YouTube Announces New 'Strike' Policy Punishing Channels Posting False Claims

In light of the pro-Trump mob that breached the U.S. Capitol Wednesday as the joint congressional session to certify Electoral College votes clearing the way for President-elect Joe Biden's inauguration on Jan. 20, YouTube has announced a new policy doling out "strikes" to channels posting new videos that violate the platform's policies with "false claims" beginning Thursday.

The video-sharing platform said in a series of tweets Thursday that "due to the disturbing events" of the day before, it would implement the new standards. "Over the last month, we've removed thousands of videos which spread misinformation claiming widespread voter fraud changed the result of the 2020 election, including several videos President Trump posted to his channel," the statement continues.

YouTube did note that while its initial policy to help combat misinformation included a "short grace period" that would not dole out strikes to users scheduled to end Inauguration Day, beginning immediately, the new strike policy would be in place. "Channels that receive a strike are temporarily suspended from posting or live streaming," YouTube's statement continued. "Channels that receive three strikes in the same 90-day period will be permanently removed from YouTube. We apply our policies and penalties consistently, regardless of who uploads it."

YouTube's policy change came hours after Facebook CEO Mark Zuckerberg announced that President Donald Trump was banned from his account "indefinitely and for at least the next two weeks" through the end of Trump's presidency due to the outgoing leader's attempts to "undermine the peaceful and lawful transition of power" and "provoke further violence." Twitter announced Wednesday that Trump would be banned from tweeting for at least 12 hours for violating its policies.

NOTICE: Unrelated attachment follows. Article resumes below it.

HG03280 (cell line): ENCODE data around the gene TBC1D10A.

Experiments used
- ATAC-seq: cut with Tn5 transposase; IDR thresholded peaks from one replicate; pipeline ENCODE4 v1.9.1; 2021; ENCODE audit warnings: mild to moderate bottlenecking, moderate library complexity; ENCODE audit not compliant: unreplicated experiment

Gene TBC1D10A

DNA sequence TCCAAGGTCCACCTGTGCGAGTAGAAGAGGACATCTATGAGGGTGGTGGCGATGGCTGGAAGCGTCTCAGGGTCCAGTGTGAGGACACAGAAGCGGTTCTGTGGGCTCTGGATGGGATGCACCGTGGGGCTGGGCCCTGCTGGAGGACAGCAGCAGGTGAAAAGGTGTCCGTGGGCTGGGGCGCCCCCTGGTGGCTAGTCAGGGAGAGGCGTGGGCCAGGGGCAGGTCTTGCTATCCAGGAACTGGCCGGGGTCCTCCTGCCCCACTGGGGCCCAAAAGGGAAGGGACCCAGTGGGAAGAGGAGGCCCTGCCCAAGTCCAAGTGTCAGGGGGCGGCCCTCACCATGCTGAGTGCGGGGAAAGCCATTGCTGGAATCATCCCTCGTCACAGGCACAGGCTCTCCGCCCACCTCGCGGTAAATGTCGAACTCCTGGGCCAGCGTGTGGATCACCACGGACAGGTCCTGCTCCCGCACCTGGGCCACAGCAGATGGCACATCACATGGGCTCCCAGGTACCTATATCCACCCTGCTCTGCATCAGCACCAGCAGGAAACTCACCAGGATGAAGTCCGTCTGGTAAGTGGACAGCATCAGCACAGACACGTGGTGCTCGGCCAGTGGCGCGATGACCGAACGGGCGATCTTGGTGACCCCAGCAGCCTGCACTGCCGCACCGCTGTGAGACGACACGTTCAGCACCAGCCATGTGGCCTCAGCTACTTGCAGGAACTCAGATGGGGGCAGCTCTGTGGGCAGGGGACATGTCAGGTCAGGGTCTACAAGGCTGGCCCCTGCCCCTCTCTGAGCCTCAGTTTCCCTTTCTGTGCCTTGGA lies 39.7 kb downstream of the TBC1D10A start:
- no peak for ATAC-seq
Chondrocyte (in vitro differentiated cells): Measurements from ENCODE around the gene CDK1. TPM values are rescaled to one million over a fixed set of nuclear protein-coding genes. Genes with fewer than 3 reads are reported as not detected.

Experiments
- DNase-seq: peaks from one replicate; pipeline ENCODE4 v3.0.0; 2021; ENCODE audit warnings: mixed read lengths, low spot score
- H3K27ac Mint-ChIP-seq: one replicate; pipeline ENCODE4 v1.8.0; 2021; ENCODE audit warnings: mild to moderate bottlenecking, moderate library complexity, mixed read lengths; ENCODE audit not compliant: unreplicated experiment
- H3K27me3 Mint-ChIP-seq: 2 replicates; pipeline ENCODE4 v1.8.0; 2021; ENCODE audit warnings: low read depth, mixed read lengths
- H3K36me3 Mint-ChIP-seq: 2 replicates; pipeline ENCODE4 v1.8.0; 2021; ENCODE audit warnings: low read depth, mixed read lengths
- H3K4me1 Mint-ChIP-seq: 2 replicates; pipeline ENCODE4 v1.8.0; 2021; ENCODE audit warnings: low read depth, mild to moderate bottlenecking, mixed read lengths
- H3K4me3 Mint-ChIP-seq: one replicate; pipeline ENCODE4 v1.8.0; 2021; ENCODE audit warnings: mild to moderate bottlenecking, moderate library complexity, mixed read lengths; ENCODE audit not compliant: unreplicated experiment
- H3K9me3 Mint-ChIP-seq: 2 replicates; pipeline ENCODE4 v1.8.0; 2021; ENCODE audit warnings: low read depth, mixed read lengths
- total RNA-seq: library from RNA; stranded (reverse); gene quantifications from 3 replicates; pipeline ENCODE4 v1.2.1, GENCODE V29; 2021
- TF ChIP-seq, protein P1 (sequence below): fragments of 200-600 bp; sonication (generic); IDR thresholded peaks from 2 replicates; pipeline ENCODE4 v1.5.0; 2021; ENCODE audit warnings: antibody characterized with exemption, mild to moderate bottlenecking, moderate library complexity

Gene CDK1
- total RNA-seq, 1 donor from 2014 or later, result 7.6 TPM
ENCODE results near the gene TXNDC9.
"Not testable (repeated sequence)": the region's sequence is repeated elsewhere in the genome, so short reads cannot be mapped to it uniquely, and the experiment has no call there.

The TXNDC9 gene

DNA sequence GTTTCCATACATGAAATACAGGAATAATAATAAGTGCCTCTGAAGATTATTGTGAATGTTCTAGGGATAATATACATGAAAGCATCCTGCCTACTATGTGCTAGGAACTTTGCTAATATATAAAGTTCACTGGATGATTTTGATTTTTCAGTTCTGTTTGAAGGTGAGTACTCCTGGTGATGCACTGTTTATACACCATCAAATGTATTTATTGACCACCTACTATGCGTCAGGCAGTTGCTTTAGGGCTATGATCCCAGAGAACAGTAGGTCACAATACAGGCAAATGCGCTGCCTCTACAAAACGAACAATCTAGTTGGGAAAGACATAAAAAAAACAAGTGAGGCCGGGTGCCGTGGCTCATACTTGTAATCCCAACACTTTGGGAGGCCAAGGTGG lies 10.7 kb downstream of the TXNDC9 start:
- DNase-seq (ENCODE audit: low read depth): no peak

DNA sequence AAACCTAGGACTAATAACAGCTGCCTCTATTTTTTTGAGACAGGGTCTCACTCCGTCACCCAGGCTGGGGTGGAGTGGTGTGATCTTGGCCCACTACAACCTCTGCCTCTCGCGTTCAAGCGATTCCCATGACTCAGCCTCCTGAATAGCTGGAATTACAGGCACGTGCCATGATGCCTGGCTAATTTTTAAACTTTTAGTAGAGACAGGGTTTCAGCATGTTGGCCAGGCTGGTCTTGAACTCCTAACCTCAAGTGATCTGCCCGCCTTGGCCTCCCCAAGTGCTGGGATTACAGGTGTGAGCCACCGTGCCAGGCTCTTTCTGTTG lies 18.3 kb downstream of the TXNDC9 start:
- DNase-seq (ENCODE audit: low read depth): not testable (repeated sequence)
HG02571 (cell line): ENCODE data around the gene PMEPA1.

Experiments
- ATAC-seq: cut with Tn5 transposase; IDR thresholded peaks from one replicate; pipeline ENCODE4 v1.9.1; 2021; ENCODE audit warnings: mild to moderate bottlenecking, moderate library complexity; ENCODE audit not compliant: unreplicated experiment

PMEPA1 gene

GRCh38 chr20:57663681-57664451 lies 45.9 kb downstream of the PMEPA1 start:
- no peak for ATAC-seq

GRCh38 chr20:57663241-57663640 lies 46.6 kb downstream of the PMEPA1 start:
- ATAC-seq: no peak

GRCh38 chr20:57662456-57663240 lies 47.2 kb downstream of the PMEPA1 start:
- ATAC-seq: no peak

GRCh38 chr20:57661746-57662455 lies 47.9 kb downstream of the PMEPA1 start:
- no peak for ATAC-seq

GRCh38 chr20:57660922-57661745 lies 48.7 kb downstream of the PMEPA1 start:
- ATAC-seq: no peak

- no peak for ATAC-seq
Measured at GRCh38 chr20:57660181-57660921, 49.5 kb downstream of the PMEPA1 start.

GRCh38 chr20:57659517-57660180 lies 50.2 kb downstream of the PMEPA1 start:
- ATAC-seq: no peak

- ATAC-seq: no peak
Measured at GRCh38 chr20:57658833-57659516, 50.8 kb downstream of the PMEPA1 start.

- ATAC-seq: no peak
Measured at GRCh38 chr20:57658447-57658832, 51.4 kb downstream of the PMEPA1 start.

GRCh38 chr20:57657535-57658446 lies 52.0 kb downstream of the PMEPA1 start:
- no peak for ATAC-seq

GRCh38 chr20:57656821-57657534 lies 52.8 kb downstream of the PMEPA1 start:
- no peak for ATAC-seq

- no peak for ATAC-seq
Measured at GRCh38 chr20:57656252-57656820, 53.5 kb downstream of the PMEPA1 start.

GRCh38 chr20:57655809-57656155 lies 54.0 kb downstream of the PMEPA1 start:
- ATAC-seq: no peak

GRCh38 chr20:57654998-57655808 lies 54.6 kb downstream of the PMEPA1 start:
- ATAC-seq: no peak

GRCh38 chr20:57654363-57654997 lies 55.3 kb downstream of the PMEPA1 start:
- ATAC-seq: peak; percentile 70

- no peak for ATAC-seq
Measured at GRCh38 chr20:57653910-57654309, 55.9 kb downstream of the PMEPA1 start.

"Over the last several years, we have allowed President Trump to use our platform consistent with our own rules, at times removing content or labeling his posts when they violate our policies. We did this because we believe that the public has a right to the broadest possible access to political speech, even controversial speech," Zuckerberg wrote in a statement Thursday. "But the current context is now fundamentally different, involving use of our platform to incite violent insurrection against a democratically elected government."

He continued, "We believe the risks of allowing the President to continue to use our service during this period are simply too great. Therefore, we are extending the block we have placed on his Facebook and Instagram accounts indefinitely and for at least the next two weeks until the peaceful transition of power is complete."

After congressional lawmakers confirmed Biden as the next U.S. president in the early hours of the morning, Trump did promise an "orderly transition on January 20th" in a statement shared to Twitter by Dan Scavino, White House deputy chief of staff for communications.

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"Even though I totally disagree with the outcome of the election, and the facts bear me out, nevertheless there will be an orderly transition on January 20th," Trump vowed in the statement. "I have always said we would continue our... fight to ensure that only legal votes were counted. While this represents the end of the greatest first term in presidential history, it's only the beginning of our fight to Make America Great Again!"

Read More: What Is a YouTube Strike?